AMC Stock Will Not Be a Winner Anytime Soon

Stocks to sell

The enthusiastic remarks of AMC (NYSE:AMC) Chief Executive Officer (CEO) Adam Aron after the company’s better-than-expected first-quarter results seemed misplaced. His comments reminded me of sports teams that had a horrible win-lose record and are losing by a wide margin in a game they’re currently playing, but celebrate one good play they made as if they had just won the championship. Like all losing sports teams, AMC has many problems, making AMC stock a sell.

Among the difficulties facing the movie-theater owner are depressed box office sales compared to pre-pandemic levels, the tremendous weakening of meme-stock investors, and a huge mountain of debt. Meanwhile, the shares’ valuation remains way too high.

Celebration Amid a Tough Environment

As I noted in a recent news story on AMC stock, Aron said in a statement that “given the recent popularity of several movies, there ‘should [be] no doubt about the enduring appeal of theatrical exhibition.’”

Nevertheless, at the end of last month, CNBC reported that “box office analysts and movie theater owners” expect total domestic U.S. movie revenue to come in below $8.8 billion. Conversely, in 2019, the last full year before the coronavirus pandemic, U.S. theaters generated revenue of $11.4 billion. So, validating my thesis that seeing movies at theaters has become much less popular in America, 2022 U.S. box office revenue will still be well below 2019 levels.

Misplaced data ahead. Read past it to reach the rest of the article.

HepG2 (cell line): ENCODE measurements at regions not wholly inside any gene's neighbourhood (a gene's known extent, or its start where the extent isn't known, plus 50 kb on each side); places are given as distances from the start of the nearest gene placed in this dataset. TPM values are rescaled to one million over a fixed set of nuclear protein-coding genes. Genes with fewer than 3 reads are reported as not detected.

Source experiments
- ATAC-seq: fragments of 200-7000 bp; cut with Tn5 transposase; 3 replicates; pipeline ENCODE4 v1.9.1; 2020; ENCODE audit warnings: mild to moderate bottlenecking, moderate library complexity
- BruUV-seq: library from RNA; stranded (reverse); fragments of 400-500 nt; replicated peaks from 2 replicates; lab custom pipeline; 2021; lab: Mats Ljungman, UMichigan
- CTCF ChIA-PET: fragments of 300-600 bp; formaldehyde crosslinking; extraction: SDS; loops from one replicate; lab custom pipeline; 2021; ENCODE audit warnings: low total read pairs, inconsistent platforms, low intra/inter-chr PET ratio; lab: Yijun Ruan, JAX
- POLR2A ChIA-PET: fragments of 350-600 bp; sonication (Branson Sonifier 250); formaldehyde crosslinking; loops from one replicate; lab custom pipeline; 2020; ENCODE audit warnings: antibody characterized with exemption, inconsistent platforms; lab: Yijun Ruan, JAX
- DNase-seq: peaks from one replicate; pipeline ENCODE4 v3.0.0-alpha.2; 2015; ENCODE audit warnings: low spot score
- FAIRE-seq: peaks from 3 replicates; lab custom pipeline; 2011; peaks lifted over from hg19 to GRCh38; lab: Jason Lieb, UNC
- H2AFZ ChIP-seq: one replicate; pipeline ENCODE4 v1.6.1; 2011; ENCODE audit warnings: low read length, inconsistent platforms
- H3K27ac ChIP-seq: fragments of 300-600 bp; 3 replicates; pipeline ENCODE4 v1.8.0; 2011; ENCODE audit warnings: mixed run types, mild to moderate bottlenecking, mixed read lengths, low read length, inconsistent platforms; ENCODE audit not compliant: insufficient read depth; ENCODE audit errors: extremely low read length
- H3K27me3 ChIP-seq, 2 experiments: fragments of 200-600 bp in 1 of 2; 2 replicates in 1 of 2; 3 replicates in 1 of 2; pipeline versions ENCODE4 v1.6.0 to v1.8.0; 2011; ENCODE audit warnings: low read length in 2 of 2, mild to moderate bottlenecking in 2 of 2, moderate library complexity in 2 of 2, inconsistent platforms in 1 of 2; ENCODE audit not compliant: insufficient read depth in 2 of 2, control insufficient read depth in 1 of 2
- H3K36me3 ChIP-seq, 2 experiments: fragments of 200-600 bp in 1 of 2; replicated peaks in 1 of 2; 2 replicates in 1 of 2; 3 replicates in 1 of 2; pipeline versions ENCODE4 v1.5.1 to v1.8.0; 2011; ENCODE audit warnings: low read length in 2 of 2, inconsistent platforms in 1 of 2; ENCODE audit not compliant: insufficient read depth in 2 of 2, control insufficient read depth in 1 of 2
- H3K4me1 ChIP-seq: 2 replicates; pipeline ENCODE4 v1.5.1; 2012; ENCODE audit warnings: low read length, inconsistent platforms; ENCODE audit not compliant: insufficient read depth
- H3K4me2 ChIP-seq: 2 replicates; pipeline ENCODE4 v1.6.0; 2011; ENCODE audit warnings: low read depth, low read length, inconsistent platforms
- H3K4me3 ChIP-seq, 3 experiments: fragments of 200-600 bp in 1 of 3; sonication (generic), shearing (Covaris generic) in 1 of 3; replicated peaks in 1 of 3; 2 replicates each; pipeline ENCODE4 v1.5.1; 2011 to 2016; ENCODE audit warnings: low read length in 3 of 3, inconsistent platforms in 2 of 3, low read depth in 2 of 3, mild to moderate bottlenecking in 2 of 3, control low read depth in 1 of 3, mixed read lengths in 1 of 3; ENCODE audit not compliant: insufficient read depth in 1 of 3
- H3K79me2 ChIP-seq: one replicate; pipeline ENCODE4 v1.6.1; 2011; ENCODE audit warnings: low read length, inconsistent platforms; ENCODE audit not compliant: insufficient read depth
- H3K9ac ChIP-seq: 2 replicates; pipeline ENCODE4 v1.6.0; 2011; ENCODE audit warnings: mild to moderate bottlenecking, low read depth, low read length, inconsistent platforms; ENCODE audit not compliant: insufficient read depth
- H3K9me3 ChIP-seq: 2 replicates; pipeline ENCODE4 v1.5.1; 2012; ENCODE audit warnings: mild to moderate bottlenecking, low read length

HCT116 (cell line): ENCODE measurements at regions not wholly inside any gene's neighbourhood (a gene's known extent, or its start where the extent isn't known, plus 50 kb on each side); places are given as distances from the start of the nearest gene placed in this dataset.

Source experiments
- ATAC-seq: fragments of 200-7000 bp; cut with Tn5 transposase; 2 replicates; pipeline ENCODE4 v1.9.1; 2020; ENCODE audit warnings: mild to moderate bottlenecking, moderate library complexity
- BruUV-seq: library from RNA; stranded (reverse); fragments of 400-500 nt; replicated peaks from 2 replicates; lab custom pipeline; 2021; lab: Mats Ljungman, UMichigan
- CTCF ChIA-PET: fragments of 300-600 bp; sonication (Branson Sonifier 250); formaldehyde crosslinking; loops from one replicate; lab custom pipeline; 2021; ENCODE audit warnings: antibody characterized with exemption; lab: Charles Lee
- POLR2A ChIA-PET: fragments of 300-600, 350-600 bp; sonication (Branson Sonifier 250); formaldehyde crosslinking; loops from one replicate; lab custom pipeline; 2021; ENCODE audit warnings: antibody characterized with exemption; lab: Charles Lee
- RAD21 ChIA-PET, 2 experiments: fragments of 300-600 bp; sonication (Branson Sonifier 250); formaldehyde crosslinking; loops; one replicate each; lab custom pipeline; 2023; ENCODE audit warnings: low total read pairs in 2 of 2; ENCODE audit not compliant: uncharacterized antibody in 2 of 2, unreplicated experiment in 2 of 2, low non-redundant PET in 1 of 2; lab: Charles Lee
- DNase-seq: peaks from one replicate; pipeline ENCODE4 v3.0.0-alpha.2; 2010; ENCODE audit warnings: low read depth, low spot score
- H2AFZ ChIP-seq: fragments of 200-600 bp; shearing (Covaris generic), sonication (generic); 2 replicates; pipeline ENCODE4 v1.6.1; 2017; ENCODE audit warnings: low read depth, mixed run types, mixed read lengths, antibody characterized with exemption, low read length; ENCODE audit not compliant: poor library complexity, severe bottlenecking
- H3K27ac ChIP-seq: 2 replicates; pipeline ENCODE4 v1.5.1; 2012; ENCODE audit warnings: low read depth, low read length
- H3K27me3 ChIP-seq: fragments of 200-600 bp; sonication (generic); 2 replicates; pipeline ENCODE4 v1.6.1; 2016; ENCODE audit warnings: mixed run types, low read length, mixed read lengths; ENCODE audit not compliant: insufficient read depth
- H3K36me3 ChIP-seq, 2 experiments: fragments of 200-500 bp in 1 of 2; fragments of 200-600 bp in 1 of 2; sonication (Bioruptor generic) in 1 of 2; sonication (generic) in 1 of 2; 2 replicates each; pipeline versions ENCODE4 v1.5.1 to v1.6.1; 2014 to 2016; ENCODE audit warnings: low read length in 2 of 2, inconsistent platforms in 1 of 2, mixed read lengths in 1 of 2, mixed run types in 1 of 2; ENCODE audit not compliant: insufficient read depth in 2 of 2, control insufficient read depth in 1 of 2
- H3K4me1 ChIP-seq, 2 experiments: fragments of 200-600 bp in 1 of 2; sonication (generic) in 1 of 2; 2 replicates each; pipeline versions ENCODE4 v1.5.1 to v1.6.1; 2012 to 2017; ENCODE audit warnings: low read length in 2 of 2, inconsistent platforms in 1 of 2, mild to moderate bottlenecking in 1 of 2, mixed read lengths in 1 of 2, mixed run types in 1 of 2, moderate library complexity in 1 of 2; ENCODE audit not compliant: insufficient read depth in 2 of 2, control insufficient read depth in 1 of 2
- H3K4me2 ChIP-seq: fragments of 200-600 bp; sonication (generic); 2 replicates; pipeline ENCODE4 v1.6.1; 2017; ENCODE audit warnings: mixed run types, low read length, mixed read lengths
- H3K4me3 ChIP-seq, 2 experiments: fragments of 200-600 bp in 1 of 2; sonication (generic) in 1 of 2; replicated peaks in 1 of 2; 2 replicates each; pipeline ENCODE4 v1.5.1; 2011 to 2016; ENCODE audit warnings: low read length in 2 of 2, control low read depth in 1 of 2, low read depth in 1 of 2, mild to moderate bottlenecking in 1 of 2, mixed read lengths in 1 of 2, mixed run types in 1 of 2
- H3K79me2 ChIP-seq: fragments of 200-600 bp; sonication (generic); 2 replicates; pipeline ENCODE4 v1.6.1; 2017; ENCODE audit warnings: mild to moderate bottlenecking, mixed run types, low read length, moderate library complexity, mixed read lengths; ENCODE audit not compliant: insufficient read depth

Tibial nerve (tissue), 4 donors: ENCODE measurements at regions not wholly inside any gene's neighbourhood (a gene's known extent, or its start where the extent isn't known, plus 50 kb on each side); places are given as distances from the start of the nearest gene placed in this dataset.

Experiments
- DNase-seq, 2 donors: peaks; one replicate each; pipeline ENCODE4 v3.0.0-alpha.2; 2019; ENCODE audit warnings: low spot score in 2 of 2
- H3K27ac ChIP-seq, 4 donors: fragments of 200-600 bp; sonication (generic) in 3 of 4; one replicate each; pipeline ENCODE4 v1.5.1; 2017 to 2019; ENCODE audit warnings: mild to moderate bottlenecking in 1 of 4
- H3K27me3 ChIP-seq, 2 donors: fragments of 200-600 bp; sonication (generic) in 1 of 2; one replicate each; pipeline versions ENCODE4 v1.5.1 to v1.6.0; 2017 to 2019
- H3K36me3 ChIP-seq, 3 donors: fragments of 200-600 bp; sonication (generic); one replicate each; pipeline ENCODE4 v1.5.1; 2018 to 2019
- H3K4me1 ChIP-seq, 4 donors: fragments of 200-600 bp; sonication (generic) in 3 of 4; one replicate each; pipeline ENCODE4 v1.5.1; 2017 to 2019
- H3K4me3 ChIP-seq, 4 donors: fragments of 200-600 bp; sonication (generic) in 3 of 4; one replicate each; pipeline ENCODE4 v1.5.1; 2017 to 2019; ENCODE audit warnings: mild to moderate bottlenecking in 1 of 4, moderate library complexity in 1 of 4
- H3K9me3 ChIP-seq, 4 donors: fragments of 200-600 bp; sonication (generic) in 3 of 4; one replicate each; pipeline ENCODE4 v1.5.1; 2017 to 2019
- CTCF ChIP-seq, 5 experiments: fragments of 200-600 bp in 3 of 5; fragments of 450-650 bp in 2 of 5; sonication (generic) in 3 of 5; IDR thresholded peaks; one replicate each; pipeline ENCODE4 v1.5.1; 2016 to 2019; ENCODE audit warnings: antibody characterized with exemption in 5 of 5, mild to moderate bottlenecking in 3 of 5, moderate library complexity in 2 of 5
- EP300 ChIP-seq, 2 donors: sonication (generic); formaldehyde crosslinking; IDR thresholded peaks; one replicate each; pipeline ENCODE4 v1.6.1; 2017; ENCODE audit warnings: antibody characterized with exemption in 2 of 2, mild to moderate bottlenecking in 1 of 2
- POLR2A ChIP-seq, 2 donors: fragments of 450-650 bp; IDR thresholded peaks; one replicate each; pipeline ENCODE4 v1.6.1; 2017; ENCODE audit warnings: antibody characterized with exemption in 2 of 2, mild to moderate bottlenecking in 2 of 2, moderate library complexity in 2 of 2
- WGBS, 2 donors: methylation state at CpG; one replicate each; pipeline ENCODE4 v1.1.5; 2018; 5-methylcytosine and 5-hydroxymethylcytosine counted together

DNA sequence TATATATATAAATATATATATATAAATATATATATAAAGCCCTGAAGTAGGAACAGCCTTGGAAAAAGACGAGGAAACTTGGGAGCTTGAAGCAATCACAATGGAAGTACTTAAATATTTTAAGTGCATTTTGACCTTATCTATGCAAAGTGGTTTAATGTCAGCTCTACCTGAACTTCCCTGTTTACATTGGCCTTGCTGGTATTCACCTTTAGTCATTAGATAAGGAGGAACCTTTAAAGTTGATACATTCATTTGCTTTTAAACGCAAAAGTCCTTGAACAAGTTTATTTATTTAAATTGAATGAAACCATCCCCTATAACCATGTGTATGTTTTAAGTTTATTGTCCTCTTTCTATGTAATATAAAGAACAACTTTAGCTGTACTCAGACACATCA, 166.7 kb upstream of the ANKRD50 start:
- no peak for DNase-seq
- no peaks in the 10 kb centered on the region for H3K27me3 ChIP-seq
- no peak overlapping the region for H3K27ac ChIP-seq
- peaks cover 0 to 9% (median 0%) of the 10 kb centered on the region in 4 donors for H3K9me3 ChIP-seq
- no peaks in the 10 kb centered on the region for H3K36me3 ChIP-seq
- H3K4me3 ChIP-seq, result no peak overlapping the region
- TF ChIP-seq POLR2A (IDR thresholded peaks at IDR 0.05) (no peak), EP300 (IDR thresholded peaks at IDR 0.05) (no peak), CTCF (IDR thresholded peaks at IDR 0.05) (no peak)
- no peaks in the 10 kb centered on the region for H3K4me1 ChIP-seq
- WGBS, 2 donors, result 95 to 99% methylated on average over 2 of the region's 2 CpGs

As is well-known, AMC stock rallied last year due to the enthusiasm of meme-stock investors. But those investors have been punished a great deal this year, with their favorites like Coinbase (NASDAQ:COIN), GameStop (NYSE:GME), Bitcoin (BTC), and AMC stock posting monster declines since November. Because of their financial woes, the ability of meme-stock investors to come to the rescue of AMC’s shares has been greatly diminished.

Debt and Valuation

As of the end of last quarter, AMC had nearly $11 billion of debt. Meanwhile, its enterprise value/revenue ratio, which takes into account the company’s debt and cash, is 6.6. Despite the recent decline in AMC stock, that valuation is still very high for an unprofitable company in a reeling sector.

In light of all these issues, I continue to recommend that investors sell the shares.

On the date of publication, Larry Ramer was short COIN stock. The opinions expressed in this article are those of the writer, subject to the Publishing Guidelines.

Larry Ramer has conducted research and written articles on U.S. stocks for 15 years. He has been employed by The Fly and Israel’s largest business newspaper, Globes. Larry began writing columns for InvestorPlace in 2015. Among his highly successful, contrarian picks have been GE, solar stocks, and Snap. You can reach him on StockTwits at @larryramer.

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